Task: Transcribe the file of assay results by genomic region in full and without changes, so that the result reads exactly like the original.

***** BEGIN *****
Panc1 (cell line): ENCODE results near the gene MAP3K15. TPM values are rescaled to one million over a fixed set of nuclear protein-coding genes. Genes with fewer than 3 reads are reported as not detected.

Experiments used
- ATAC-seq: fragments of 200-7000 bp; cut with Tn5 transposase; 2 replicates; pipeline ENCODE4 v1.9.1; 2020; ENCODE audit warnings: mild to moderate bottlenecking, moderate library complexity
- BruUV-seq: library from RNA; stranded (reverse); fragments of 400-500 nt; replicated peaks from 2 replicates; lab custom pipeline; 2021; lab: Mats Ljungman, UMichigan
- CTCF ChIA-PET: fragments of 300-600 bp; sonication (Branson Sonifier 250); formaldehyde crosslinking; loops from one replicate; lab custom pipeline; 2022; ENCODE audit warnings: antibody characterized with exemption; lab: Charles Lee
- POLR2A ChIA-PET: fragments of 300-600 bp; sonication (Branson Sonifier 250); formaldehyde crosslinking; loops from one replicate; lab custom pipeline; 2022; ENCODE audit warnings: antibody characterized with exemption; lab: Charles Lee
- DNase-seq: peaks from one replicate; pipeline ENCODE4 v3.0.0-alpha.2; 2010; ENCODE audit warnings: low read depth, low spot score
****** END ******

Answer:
Panc1 (cell line): ENCODE results near the gene MAP3K15. TPM values are rescaled to one million over a fixed set of nuclear protein-coding genes. Genes with fewer than 3 reads are reported as not detected.

Experiments used
- ATAC-seq: fragments of 200-7000 bp; cut with Tn5 transposase; 2 replicates; pipeline ENCODE4 v1.9.1; 2020; ENCODE audit warnings: mild to moderate bottlenecking, moderate library complexity
- BruUV-seq: library from RNA; stranded (reverse); fragments of 400-500 nt; replicated peaks from 2 replicates; lab custom pipeline; 2021; lab: Mats Ljungman, UMichigan
- CTCF ChIA-PET: fragments of 300-600 bp; sonication (Branson Sonifier 250); formaldehyde crosslinking; loops from one replicate; lab custom pipeline; 2022; ENCODE audit warnings: antibody characterized with exemption; lab: Charles Lee
- POLR2A ChIA-PET: fragments of 300-600 bp; sonication (Branson Sonifier 250); formaldehyde crosslinking; loops from one replicate; lab custom pipeline; 2022; ENCODE audit warnings: antibody characterized with exemption; lab: Charles Lee
- DNase-seq: peaks from one replicate; pipeline ENCODE4 v3.0.0-alpha.2; 2010; ENCODE audit warnings: low read depth, low spot score